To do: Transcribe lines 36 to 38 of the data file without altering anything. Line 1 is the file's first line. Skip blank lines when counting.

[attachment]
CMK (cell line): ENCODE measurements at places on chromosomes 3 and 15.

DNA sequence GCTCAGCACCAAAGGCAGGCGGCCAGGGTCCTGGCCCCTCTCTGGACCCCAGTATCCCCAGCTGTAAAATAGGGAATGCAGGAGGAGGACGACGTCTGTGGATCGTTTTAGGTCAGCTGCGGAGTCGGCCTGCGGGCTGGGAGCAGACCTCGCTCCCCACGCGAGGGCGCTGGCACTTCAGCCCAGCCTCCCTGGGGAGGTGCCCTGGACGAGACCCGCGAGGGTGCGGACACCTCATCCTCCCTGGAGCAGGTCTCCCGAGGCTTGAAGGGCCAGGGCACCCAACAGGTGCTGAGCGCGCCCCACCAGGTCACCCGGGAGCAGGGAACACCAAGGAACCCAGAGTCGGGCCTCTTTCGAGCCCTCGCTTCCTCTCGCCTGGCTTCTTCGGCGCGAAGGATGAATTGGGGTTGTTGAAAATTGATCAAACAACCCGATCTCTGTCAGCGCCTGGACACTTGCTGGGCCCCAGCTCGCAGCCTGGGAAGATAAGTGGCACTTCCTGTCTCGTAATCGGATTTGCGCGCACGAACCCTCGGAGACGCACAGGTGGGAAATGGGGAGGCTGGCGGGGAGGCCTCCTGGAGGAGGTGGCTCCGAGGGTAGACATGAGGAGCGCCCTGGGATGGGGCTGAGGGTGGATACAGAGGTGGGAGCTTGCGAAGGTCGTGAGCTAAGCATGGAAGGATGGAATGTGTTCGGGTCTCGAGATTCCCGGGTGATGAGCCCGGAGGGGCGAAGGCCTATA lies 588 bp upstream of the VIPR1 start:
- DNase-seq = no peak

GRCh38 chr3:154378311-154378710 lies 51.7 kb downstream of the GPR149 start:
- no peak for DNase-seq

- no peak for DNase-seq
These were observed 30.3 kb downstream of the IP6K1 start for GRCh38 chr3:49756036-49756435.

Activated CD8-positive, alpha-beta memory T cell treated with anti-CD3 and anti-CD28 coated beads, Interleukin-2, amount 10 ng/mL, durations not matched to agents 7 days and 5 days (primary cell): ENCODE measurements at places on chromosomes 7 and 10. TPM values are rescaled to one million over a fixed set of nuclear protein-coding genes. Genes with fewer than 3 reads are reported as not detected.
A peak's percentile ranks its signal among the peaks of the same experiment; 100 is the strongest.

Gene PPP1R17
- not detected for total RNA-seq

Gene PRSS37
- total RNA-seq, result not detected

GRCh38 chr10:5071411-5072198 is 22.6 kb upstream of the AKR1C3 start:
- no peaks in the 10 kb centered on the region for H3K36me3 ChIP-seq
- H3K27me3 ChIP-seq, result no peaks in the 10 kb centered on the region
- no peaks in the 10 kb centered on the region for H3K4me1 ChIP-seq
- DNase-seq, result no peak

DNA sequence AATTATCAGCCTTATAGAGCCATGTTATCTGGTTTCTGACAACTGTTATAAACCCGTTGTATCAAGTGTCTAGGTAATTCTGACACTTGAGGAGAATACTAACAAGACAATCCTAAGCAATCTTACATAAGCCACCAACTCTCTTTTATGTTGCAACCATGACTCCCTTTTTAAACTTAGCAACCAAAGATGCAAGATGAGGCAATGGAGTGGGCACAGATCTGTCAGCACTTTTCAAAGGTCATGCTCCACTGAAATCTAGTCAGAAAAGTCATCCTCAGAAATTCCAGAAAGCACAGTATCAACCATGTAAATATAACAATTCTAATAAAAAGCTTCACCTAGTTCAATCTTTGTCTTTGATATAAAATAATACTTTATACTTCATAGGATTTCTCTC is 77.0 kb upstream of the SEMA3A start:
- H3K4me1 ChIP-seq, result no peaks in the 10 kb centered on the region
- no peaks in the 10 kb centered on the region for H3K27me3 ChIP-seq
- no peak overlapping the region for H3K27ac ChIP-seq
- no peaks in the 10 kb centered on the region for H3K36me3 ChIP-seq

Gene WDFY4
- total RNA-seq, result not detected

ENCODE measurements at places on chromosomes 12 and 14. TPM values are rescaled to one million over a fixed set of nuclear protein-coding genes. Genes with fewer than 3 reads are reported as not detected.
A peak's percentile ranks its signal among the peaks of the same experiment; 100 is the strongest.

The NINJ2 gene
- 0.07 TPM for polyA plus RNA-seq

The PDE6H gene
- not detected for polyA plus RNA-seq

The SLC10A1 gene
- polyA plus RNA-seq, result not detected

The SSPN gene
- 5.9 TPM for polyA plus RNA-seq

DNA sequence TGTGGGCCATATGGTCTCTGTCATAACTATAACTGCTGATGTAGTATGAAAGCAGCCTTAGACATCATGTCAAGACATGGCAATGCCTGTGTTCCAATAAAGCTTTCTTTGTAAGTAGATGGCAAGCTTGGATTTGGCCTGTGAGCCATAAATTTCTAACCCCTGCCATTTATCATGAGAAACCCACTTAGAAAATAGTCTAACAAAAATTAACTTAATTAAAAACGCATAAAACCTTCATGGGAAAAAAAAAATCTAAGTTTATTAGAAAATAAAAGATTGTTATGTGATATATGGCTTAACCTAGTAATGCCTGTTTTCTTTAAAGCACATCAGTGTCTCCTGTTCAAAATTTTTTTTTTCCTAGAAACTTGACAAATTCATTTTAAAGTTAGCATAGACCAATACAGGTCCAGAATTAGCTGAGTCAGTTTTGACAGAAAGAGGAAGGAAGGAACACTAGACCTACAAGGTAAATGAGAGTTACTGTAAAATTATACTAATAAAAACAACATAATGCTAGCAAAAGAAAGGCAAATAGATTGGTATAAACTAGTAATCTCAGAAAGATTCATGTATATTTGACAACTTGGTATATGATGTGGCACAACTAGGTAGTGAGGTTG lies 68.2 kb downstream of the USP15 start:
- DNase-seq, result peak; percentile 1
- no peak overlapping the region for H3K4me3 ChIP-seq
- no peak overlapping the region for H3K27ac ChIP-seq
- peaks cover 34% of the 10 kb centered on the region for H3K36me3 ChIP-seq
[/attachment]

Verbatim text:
DNA sequence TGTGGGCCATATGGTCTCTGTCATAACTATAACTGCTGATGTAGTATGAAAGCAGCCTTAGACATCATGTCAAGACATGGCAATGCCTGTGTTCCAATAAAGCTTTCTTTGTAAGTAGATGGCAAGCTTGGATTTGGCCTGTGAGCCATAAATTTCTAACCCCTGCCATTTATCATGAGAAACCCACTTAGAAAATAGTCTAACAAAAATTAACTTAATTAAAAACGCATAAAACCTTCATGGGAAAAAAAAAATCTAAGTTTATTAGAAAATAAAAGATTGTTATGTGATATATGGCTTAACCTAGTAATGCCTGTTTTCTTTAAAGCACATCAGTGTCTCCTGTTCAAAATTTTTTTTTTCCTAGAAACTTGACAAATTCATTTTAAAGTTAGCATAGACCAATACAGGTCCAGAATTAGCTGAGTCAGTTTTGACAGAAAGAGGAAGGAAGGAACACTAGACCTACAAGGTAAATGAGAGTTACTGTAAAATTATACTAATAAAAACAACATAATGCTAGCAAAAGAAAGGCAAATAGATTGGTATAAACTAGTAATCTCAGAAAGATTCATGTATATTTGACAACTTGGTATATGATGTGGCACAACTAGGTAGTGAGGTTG lies 68.2 kb downstream of the USP15 start:
- DNase-seq, result peak; percentile 1
- no peak overlapping the region for H3K4me3 ChIP-seq